You know that warm fuzzy feeling you get when you think of someone you love? It feels like magic, but your body manufactured that. In its complex (and even magical) intelligence, the human body makes several “feel-good” hormones and neurotransmitters supporting emotions and physical feelings of ease, contentment, love, and euphoria – dopamine, serotonin, endorphins, and oxytocin.
Each has its role in shaping our view of the world and consequent actions. Marketers in several industries have taken special notice of dopamine and serotonin in aid of selling products from computer games, ads, apps, and drugs. The excess or deficit of these powerful hormones can contribute to addiction, depression, anxiety and disease. Let’s look at what each of these can do, and how understanding them can boost your happiness and health.
Dopamine: The reward rush
Known as the body’s endogenous (self-made) “pleasure drug,” dopamine bestows a feeling of pleasure in the brain’s reward system. “Sex, shopping, smelling cookies baking in the oven” can all trigger a dopamine rush, writes Health.harvard.edu. This release reinforces our desire to repeat the sequence. In the short term, dopamine can increase attention, energy, and focus while boosting your mood with the thrill of the chase and anticipation of the teased reward.
Dopamine is formed when an amino acid named tyrosine is converted into another, L-dopa, and enzymes change that into dopamine. The reward system is a very old, integral process to human function. This conversion is happening in neurons at the base of the brain – our ancient “lizard brain” as its sometimes called. It was the reward we got for finding a cache of sugary food or running down a mammoth. It gave us the focus to remember where we found the blueberries and the motivation to push past exhaustion. It helps coordinate movement, keeping us searching, consuming, accumulating, and expanding. Novel experiences and achieving goals release dopamine.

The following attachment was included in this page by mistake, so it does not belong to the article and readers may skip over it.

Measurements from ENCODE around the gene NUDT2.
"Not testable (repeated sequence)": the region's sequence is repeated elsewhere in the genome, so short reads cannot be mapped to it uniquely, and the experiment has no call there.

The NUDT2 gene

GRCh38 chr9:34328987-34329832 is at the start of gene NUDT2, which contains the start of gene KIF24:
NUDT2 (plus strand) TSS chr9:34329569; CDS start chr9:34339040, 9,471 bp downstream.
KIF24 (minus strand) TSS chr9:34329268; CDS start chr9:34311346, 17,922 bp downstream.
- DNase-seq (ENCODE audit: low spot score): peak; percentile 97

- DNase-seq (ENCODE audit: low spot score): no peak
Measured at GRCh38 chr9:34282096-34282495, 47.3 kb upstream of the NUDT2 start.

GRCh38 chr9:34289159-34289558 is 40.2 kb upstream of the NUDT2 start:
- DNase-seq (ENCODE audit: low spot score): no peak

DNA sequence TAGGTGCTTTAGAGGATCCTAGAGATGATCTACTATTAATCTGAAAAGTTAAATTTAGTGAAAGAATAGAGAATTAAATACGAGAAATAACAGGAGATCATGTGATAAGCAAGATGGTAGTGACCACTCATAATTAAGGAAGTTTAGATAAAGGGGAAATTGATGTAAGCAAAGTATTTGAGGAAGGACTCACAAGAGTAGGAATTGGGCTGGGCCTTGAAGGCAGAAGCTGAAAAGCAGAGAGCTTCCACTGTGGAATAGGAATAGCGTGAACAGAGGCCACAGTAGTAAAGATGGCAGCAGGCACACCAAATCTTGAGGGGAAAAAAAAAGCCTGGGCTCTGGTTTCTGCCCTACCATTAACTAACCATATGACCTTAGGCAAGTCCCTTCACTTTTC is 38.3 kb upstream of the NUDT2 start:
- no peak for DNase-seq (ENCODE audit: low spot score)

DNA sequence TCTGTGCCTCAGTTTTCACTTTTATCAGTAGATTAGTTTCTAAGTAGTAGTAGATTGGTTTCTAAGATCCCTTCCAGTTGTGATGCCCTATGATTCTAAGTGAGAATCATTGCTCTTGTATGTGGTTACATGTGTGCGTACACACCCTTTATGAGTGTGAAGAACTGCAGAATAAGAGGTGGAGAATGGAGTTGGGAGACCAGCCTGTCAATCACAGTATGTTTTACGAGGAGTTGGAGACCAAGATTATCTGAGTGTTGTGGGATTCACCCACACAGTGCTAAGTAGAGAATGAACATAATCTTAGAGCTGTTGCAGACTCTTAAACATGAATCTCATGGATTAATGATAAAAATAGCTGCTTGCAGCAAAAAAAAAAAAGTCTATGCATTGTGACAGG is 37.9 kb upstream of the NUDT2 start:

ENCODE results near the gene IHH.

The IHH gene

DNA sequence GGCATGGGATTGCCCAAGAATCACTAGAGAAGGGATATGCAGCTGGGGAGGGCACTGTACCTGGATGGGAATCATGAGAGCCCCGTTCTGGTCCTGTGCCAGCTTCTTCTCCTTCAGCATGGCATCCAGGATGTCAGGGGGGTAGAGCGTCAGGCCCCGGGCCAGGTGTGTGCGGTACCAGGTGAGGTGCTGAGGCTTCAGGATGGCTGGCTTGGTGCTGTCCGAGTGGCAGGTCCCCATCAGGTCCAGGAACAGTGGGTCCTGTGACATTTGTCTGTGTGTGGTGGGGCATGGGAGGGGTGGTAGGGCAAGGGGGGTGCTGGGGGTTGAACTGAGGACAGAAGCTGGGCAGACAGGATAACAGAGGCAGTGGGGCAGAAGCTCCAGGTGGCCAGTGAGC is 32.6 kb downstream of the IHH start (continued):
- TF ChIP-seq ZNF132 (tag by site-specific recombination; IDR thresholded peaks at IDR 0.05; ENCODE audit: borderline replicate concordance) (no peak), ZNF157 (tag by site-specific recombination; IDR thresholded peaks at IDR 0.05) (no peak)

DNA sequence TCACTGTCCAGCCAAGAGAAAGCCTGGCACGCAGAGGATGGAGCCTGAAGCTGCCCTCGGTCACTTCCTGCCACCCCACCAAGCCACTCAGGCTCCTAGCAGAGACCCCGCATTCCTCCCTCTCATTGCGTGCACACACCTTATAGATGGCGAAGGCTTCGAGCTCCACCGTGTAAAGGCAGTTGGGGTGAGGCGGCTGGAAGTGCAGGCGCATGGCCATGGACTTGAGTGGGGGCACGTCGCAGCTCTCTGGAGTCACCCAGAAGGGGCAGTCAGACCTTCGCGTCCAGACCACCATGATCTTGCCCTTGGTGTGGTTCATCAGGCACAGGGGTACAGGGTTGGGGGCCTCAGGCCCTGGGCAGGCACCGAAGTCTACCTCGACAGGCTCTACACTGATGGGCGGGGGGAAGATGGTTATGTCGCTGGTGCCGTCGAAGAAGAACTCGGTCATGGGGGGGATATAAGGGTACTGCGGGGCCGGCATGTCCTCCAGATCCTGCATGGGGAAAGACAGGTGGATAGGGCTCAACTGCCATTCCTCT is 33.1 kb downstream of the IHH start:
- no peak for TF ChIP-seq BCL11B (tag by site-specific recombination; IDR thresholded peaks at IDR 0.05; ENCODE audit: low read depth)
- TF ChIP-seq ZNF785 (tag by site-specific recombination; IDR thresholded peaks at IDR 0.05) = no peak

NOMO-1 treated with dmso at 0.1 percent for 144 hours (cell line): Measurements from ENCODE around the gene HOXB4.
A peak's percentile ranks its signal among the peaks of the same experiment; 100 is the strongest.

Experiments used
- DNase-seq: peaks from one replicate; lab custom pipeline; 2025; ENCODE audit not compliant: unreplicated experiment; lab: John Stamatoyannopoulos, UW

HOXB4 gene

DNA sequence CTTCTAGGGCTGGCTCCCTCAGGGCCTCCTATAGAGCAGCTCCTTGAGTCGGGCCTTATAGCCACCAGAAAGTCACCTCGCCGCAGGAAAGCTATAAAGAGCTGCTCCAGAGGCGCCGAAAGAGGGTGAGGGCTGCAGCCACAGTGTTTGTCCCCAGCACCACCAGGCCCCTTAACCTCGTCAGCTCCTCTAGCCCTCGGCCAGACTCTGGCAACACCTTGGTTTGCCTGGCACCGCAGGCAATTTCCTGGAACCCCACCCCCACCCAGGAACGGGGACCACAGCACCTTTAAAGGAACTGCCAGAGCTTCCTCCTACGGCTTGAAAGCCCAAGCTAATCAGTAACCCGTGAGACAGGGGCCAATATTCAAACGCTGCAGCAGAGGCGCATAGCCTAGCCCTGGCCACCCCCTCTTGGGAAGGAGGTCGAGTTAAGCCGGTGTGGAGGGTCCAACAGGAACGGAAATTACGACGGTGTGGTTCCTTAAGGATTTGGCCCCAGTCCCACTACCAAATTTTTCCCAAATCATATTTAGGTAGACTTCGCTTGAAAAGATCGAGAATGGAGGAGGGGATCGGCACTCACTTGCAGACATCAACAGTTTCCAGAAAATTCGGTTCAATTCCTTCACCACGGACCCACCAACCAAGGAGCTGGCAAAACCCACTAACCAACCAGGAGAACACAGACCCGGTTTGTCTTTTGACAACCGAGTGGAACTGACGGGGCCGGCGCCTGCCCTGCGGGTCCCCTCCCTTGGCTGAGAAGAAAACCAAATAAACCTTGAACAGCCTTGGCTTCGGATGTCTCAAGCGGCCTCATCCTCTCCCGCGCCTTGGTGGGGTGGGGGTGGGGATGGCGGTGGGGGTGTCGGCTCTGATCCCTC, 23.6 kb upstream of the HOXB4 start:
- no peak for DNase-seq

Computer programmers have learned to use this system to keep us playing video games, staying engaged with web content or apps. Food scientists make food hyper-palatable so that we “can’t eat just one.”
The downside of running the dopamine system on repeat is that the body, always looking for efficiencies, progressively down-regulates the reward given. The baseline downshifts as your body becomes conditioned to a certain level of reward, and it doesn’t feel as good. The spike of the rush shrinks. Now you need two, then three “wins” to get the same reward you got the first time. This contributes to many addictions, from eating, gambling, shopping, online gaming, and alcohol and drugs.
Some healthier ways to raise dopamine include meditation and eating foods high in tyrosine, including poultry, dairy, avocadoes, bananas, pumpkins and sesame seeds.
Serotonin: The contentment chemical
We think of serotonin as a brain chemical, but 90-95% is made and stored in our digestive tract, from the amino acid tryptophan.
Serotonin teams up with endorphins after a good workout to produce the feeling of elation called the “runner’s high”. It’s a slower build, but longer lasting than the spikes of good feelings we get from dopamine.